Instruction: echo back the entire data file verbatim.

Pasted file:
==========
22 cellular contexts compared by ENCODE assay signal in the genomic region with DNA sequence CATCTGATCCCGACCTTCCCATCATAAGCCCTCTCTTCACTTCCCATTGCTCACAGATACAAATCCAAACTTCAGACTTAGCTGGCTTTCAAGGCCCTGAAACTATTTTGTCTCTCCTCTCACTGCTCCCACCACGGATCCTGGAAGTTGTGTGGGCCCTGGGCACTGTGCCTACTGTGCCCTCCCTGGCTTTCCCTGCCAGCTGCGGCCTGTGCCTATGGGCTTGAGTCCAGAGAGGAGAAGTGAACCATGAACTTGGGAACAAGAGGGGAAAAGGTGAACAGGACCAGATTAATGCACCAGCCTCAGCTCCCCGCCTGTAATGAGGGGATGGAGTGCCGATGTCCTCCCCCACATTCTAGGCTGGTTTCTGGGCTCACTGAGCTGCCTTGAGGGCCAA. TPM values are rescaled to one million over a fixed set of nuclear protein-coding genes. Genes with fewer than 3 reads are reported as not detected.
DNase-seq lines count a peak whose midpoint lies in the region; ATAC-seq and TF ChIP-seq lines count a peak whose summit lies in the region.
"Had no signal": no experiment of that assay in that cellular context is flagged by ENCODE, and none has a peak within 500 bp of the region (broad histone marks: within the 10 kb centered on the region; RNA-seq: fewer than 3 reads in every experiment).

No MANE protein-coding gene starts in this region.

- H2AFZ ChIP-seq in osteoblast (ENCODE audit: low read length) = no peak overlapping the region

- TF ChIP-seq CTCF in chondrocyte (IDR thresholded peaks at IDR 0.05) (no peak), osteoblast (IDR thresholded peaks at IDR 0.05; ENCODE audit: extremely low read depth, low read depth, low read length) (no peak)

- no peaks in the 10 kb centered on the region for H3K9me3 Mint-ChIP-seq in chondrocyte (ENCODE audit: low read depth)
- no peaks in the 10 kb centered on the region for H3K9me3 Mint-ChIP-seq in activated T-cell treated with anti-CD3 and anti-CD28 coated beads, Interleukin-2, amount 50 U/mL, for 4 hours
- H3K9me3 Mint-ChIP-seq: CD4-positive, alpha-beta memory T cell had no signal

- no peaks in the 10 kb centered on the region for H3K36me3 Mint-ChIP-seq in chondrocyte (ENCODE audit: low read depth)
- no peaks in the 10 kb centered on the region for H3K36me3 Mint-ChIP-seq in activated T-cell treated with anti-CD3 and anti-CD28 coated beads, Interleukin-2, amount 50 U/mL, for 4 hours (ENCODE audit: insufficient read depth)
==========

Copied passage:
22 cellular contexts compared by ENCODE assay signal in the genomic region with DNA sequence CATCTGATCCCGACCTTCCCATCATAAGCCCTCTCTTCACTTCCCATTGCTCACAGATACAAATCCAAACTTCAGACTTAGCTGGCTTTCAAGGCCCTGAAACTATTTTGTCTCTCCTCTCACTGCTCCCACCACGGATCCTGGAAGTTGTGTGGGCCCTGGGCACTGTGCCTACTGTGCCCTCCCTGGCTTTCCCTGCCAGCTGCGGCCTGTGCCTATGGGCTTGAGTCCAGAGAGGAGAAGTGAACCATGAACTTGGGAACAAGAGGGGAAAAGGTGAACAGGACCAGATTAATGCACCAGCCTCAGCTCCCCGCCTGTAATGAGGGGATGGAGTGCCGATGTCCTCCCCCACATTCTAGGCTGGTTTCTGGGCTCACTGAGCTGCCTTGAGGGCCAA. TPM values are rescaled to one million over a fixed set of nuclear protein-coding genes. Genes with fewer than 3 reads are reported as not detected.
DNase-seq lines count a peak whose midpoint lies in the region; ATAC-seq and TF ChIP-seq lines count a peak whose summit lies in the region.
"Had no signal": no experiment of that assay in that cellular context is flagged by ENCODE, and none has a peak within 500 bp of the region (broad histone marks: within the 10 kb centered on the region; RNA-seq: fewer than 3 reads in every experiment).

No MANE protein-coding gene starts in this region.

- H2AFZ ChIP-seq in osteoblast (ENCODE audit: low read length) = no peak overlapping the region

- TF ChIP-seq CTCF in chondrocyte (IDR thresholded peaks at IDR 0.05) (no peak), osteoblast (IDR thresholded peaks at IDR 0.05; ENCODE audit: extremely low read depth, low read depth, low read length) (no peak)

- no peaks in the 10 kb centered on the region for H3K9me3 Mint-ChIP-seq in chondrocyte (ENCODE audit: low read depth)
- no peaks in the 10 kb centered on the region for H3K9me3 Mint-ChIP-seq in activated T-cell treated with anti-CD3 and anti-CD28 coated beads, Interleukin-2, amount 50 U/mL, for 4 hours
- H3K9me3 Mint-ChIP-seq: CD4-positive, alpha-beta memory T cell had no signal

- no peaks in the 10 kb centered on the region for H3K36me3 Mint-ChIP-seq in chondrocyte (ENCODE audit: low read depth)
- no peaks in the 10 kb centered on the region for H3K36me3 Mint-ChIP-seq in activated T-cell treated with anti-CD3 and anti-CD28 coated beads, Interleukin-2, amount 50 U/mL, for 4 hours (ENCODE audit: insufficient read depth)